Charlotte designed and drew Annie Belle who is a very cute little girl doll. Each downloadable paper doll page comes with a themed set of clothes. There is a different theme for every page. Sometimes the Annie Belle dolls have different hair styles but they all have the same body shape. So clothes can be swapped between dolls.

The other day, Imogen and Charlotte uploaded a new Annie Belle page. This one has a Christmas theme and includes two dolls. Charlotte has given Annie Belle a cousin called Rosa. Annie Belle and Rosa have special clothes for Christmas which they will wear as they decorate their very own Christmas tree (drawn by Imogen).

Each Annie Belle paper doll page comes in two versions. The dolls and clothes on the coloured version are all ready to be cut out and played with. The black and white version is for those paper doll lovers who prefer to colour in their own clothes.

Coming (hopefully) in the next couple of days is a set of nativity paper dolls. Gemma-Rose requested a camel to go with the Three Wise Men but I wonder if Charlotte was able to draw one. I will have to visit the blog to find out.

So if you know a little girl who enjoys playing with paper dolls, please visit my daughters’ blog: Paper Dolls by the Serendipity Sisters. Imogen and Charlotte will be so thrilled if you stop by. In fact I bet they jump up and down with delight if they see their page views have gone up. And if you download something they’ll shout with excitement. Of course, I never go crazy, jump up and down and get excited when I realise I’ve had some visitors to my blog. I am far too dignified to do that. Or am I?

When I have published this post, I am heading over to Twitter. I joined up the other day. Apparently, a snippet of this post should appear as a tweet for (all) my follower(s) to read. (Dave, are you interested in paper dolls?) At least I hope a tweet appears. Did I set everything up correctly? I shall soon see if I am as clever as I think I am.

Imogen, if you are reading this, under no circumstances are you to open a Twitter account. This is one thing I am going to keep to myself. You might be able to write a book and sew your own clothes and create a blog just like me. But I am going to be the only member of this family who knows how to tweet.

I can just imagine it: I sign myself into my Twitter account, ready to catch up with whatever is happening and there waiting for me is the latest tweet:

“Hi Mum! Anything you can do, I can do…!"




Since writing this post, my daughters have created more blogs. Please share their stories:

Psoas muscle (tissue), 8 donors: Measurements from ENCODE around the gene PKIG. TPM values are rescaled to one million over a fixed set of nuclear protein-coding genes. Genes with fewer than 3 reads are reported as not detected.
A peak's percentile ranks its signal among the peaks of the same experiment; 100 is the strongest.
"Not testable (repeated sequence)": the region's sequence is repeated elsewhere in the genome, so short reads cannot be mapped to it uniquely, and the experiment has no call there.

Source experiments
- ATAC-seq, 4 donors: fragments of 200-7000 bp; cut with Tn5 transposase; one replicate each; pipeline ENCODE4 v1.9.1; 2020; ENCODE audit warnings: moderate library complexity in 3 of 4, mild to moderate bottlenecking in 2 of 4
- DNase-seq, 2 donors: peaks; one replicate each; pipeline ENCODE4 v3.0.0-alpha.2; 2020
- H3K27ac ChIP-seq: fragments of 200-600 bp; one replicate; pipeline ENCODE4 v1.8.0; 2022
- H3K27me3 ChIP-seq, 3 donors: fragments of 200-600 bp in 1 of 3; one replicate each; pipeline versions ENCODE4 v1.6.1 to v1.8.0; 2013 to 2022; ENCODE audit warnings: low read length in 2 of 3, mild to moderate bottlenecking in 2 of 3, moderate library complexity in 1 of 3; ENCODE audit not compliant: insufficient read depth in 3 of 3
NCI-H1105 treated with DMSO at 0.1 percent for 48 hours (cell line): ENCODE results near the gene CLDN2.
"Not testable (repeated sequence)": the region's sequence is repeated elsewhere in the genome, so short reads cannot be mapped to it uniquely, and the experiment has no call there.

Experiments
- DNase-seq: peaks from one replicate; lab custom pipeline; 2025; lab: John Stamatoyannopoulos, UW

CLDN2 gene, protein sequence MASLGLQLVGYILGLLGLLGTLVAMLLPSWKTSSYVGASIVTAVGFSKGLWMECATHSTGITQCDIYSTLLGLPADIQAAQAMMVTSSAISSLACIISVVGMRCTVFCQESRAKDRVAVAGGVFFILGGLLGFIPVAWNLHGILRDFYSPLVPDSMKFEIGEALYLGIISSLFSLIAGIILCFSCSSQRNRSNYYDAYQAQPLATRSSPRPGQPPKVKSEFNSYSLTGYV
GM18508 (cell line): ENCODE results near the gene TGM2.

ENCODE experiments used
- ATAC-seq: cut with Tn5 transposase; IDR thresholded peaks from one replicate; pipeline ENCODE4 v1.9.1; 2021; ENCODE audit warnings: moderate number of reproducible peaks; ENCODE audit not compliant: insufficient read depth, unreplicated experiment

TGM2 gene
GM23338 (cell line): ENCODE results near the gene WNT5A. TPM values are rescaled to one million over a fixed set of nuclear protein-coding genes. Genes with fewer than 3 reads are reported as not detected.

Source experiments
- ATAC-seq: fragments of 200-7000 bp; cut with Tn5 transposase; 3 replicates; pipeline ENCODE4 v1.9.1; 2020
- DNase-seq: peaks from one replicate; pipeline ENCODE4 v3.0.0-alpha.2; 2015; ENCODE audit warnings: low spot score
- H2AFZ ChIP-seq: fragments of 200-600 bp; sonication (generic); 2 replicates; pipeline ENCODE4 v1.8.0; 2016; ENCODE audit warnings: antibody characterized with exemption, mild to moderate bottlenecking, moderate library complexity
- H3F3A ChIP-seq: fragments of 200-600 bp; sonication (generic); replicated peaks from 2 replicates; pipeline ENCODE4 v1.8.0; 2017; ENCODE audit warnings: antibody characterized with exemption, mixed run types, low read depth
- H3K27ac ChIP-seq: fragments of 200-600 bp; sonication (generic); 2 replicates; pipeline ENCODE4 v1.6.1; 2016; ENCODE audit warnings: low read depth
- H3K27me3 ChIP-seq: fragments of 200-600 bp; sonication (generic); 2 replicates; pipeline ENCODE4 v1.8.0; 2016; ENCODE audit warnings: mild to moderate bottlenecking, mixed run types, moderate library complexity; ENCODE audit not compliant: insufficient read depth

Imogen at Dancing with Dragonflies
Charlotte at Charlotte's Web
Sophie at Sophie's Sea Bed
Gemma-Rose at Windy Island

Wednesday, 15 December 2010

A Mother-in-Law's Prayers


Shortly before Andy and I were due to be married, my future mother-in-law took me aside and said, “You don’t really want to marry my son, do you?” I heartily assured her that I did. I am sure Andy’s mum was hoping for a good Catholic girl for her son. Instead he was marrying me. I told Andy I wanted to marry him but I would never become a Catholic. Andy followed his heart and married me anyway.

Looking back, my mother-in-law must have prayed earnestly for me. Over the first years of our marriage, my heart gradually softened and by the time we’d had our first child, my thoughts were turning to God: did I want our children to be baptised and if so, would they be baptised in the Catholic Church? I phoned our parish priest and told him I needed to know more about the Church in order to decide if baptising our children was the right step to take. After reading a selection of books and literature provided by this priest, the baptism went ahead and before too long I was taking part in the RCIA program of a neighbouring parish.

The overwhelming feeling I had at this time was a yearning to belong. God was calling me. I would sit at the back of the church watching the congregation celebrate Mass and feel I was on the outside. I wanted to be on the inside, with our family worshipping together as part of the Church’s family. So Easter 1991, I entered the Church.

The first five years of being a Catholic were fraught with difficulties. Many times I wondered if I’d made the right decision entering the Church. If you have read A Confession about Confession you will understand a little about these problems. But with the help of caring friends and good priests I came through this trial and I have come to love our Faith and feel very grateful I was called into the Church family.

I think about my own children. We have three young adults in the family. Soon they will be thinking about marriage themselves. What do we want for them? Do we want our children to have ‘good Catholic’ spouses. Some say it is better for a Catholic to marry a Catholic. This is the best foundation for a successful marriage, the best environment for children to be brought up in. And I can see this is true. But does God always want us to take the ideal path?